4-(9,9-Dimethyl-11-oxo-9,10,11,12-tetrahydro-8H-benzo[a]xanthen-12-yl)benzaldehyde (4i). White crystal; m.p. = 192-194 °C; Rf value 0.55 (hexane/ethyl acetate, 8:2; FT-IR (KBr, cm-1): 3052, 2865 (CH, CHO), 1644 (C = C, Ar), 1591, 1236 (C-O). 1H NMR (CDCl3): δ 1.01-1.07 (m, 6H, 2 x CH), 2.15-2.25 (m, 2H, CH2), 2.41-2.51 (m, 2H, CH2), 5.57 (s, 1H, CH), 7.09-7.11 (d, J = 7.8 Hz, 2H, Ar-H), 7.28-7.35 (m, 3H, Ar-H), 7.73-7.75 (d, J = 7.8 Hz, 2H, Ar-H), 7.80-7.87 (m, 3H, Ar-H), 9.58 (s, 1H); 13 C NMR (CDCl3): 27.1, 28.8, 31.3, 36.0, 48.8, 50.5, 111.9, 115.1, 119.9, 121.1, 124.2, 126.5, 127.3, 130.6, 132.6, 134.1, 136.5, 138.0, 145.5, 147.9, 152.1, 164.2, 196.6, 202.9; MS (EI) (m/z): 382 (M+); (Found: C, 81.65; H, 5.80 %. Calc. for C26H22O3 (382.45); C, 81.73; H, 5.68 %).
9,9-Dimethyl-12-(4-(methylthio)phenyl)-9,10-dihydro-8H-benzo[a] xanthen-11(12H)-one (4j). White crystal; m.p. = 203-205 °C; Rf value 0.65 (hexane/ethyl acetate, 8:2; FT-IR (KBr, cm-1): 3052, 1636 (C=C, Ar), 1588, 1521 (C=C, Ar), 1222 (C-O), 1191 (C-S). 1H NMR (CDCl3): ö 0.98 (s, 3H, CH3), 1.13 (s, 3H, CH3), 2.23-2.34 (m, 2H, CH2), 2.38 (s, 3H, CH3), 2.57 (s, 2H, CH2), 5.67 (s, 1H, CH), 7.05-7.07 (d, J = 8.0 Hz, 2H, Ar-H), 7.25-7.27 (d, J = 8.0 Hz, 2H, Ar-H), 7.31-7.33 (d, J = 8.8 Hz, 1H, Ar-H), 7.37-7.46 (m,2H, Ar-H), 7.76-7.80 (t, 2H, Ar-H), 7.95-7.97 (d, J = 8.8 Hz, 1H, Ar-H); 13C NMR (CDCl3): 23.8, 27.3, 28.8, 31.3, 35.2, 41.2, 52.7, 110.5, 112.1, 115.2, 116.6, 120.0, 122.4, 124.4, 126.1, 128.2, 130.7, 131.1, 134.8, 143.9, 146.7, 150.1, 160.6, 196.9; MS (EI) (m/z):400 (M+); (Found: C, 77.97; H, 6.04 %. Calc. for C26H24O2S (400.53); C, 77.82; H, 6.14 %).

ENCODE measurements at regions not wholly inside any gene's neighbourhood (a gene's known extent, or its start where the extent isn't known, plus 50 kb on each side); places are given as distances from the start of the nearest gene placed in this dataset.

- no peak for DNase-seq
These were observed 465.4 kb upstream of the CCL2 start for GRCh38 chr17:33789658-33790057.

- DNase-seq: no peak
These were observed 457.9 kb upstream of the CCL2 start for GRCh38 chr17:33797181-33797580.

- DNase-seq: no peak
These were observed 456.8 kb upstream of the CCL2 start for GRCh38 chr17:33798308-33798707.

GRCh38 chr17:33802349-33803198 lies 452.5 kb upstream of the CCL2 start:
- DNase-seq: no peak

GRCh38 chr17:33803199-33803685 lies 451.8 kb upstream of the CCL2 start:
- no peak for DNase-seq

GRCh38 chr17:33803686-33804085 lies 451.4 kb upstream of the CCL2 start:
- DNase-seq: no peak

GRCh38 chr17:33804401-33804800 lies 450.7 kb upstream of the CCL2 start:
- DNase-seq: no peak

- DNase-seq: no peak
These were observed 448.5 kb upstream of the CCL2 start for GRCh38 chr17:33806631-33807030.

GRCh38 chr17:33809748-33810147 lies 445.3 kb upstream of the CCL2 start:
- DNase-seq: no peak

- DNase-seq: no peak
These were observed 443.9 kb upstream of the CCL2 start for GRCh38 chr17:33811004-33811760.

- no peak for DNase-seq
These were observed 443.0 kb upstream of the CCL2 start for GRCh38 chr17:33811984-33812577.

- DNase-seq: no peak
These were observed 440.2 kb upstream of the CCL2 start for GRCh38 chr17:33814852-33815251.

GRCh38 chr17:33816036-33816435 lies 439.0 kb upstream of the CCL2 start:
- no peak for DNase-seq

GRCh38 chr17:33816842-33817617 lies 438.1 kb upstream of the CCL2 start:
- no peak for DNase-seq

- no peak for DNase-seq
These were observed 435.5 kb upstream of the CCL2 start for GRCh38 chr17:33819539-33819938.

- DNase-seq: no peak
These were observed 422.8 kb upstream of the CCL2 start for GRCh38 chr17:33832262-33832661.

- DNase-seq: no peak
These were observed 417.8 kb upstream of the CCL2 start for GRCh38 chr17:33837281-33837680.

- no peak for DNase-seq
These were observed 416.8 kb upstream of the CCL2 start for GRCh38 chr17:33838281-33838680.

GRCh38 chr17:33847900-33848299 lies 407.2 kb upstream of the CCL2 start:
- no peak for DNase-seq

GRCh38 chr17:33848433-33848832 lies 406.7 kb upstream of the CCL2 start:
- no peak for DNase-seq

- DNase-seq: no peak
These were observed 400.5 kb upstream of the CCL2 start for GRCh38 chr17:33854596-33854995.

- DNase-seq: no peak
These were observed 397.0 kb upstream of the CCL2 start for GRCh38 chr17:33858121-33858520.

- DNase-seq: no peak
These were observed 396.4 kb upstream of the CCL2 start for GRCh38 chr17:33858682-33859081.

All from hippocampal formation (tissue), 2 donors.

12-(4-Isopropylphenyl)-9,9-dimethyl-9,10-dihydro-8H-benzo[a] xanthen-11(12H)-one (4k). White crystal; m.p.= 213-214 °C; Rf value 0.50 (hexane/ethyl acetate,8:2; FT-IR (KBr, cm-1): 3041, 1623 (C=C, Ar), 1586, 1511 (C=C, Ar), 1225 (C-O). 1HNMR (CDCl3):δ 0.99 (s, 3H, CH3), 1.12-1.14 (d, 9H,3xCH3), 2.28-2.29 (m, 2H, CH2), 2.58 (m, 2H, CH2), 2.76 (m, 1H, CH), 5.68 (s, 1H, CH), 7.00-7.02 (d, J = 8.0 Hz, 2H, Ar-H), 7.23-7.25 (d, J = 8.0 Hz, 2H, Ar-H), 7.31-7.33 (d, J = 8.8 Hz, 1H, Ar-H), 7.38-7.45 (m, 2H, Ar-H), 7.74-7.79 (t, 2H, Ar-H), 8.03-8.05 (d, J = 8.8 Hz, 1H, Ar-H); 13C NMR (CDCl3):): 23.3, 23.6, 26.9, 29.2, 32.1, 34.6, 35.8, 40.1, 52.7, 111.1, 113.2, 114.8, 114.9, 118.1, 120.5, 123.1, 125.9, 127.1, 128.7, 130.2, 133.1, 138.1, 142.8, 154.3, 163.9, 196.4; MS (EI) (m/z): 396 (M+); (Found: C, 84.81; H, 7.12 %. Calc. for C28H28O2 (396.52); C, 84.96; H, 7.02 %).